Representation in the House of Commons of Canada

Preface

"The right to vote and the right to be a candidate for election to the House of Commons
are necessary but not sufficient conditions to ensure that the electoral law promotes
both the equality of the vote and effective representation. How we assign Commons
seats to provinces and draw the constituency boundaries within provinces can
also affect the degree to which we realize these two objectives."

Royal Commission on Electoral Reform and Party Financing, 1991: 123

Several principles underlie Canada's system of parliamentary representation. The first of these is territorial representation, meaning that each elector is represented in the House of Commons on the basis of a geographical division, called the electoral district or constituency or riding. On a countrywide basis and within each constituency, the democratic goal of the electoral system is embodied in a second principle, that of "one elector ‑ one vote," which is set out in the Canada Elections Act. The application of this principle was clarified in a 1991 decision of the Supreme Court of Canada, which held that the right to vote as guaranteed by the Canadian Charter of Rights and Freedoms does not establish absolute equality of voting power but a right of "effective representation." It is on the basis of these two principles that electoral districts are drawn.

This publication has been prepared to shed some light on two fundamental but little-known aspects of the federal electoral system, namely:

  • the principle of representation in the House of Commons, in other words, how the seats in the House of Commons are divided among the 10 provinces and three territories;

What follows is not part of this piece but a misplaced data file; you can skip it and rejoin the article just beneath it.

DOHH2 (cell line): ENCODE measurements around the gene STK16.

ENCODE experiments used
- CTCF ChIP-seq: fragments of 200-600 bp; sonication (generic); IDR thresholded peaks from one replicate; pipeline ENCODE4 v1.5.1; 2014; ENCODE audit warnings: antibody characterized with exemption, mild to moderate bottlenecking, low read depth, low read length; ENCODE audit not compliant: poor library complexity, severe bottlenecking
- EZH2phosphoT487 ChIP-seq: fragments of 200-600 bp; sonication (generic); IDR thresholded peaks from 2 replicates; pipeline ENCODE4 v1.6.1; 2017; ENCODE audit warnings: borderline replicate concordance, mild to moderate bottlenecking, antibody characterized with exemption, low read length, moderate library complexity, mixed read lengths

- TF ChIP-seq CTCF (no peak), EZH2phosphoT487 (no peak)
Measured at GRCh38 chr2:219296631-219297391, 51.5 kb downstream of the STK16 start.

and, secondly,

  • how the electoral district boundaries are determined and periodically readjusted to reflect changing representation in the House of Commons and population movements from one region to another, as well as within each region.

This is not a comprehensive account of these topics but rather an overview, which it is hoped will serve to stimulate further interest in and study of Canada's electoral system.

Representation

One of the crucial questions faced by the Fathers of Confederation in 1867 was how to ensure equal representation in the House of Commons of Canada, while at the same time guaranteeing that each region of the country had a fair say in the daily workings of the new federation. They adopted the basic idea of "representation by population," by virtue of which each province was allotted a number of seats that directly corresponded to its proportion of the total population in relation to Quebec's. They then designed a formula for distributing the number of seats in the House of Commons among the provinces based on this idea.

From the start, however, they recognized the geographic, cultural, political and demographic diversity of the new provinces, as well as population size and rural and urban characteristics. As more provinces entered Confederation and as some regions grew and developed more than others, the diversity became more pronounced and a certain degree of compromise had to be built into the formula.

Many observers have commented that the history of Canada itself is one of compromises. Certainly, the question of provincial representation in the House of Commons is a case in point. Yet in spite of this, it is fair to say that even today "representation by population" remains at the root of the electoral system in Canada, as in many other countries.

The following pages briefly describe the evolution of the representation formula. This description is followed by an explanation of the present formula, how it is applied to determine the number of seats in the House of Commons, and how these are then divided among the provinces and territories.

Representation Since 1867 – Number of Seats
Year Canada Ont. Que. N.S. N.B. Man. B.C. P.E.I. Sask. Alta. N.W.T Y.T.
N.W.T
Nun.*
N.L.
1867 181 82 65 19 15
1871 185 82 65 19 15 4
1872 200 88 65 21 16 4 6
1873 206 88 65 21 16 4 6 6
1882 211 92 65 21 16 5 6 6
1887 215 92 65 21 16 5 6 6 4
1892 213 92 65 20 14 7 6 5 4
1903 214 86 65 18 13 10 7 4 10 1
1907 221 86 65 18 13 10 7 4 10 7 1
1914 234 82 65 16 11 15 13 3 16 12 1
1915 235 82 65 16 11 15 13 4 16 12 1
1924 245 82 65 14 11 17 14 4 21 16 1
1933 245 82 65 12 10 17 16 4 21 17 1
1947 255 83 73 13 10 16 18 4 20 17 1
1949 262 83 73 13 10 16 18 4 20 17 1 7
1952 265 85 75 12 10 14 22 4 17 17 2 7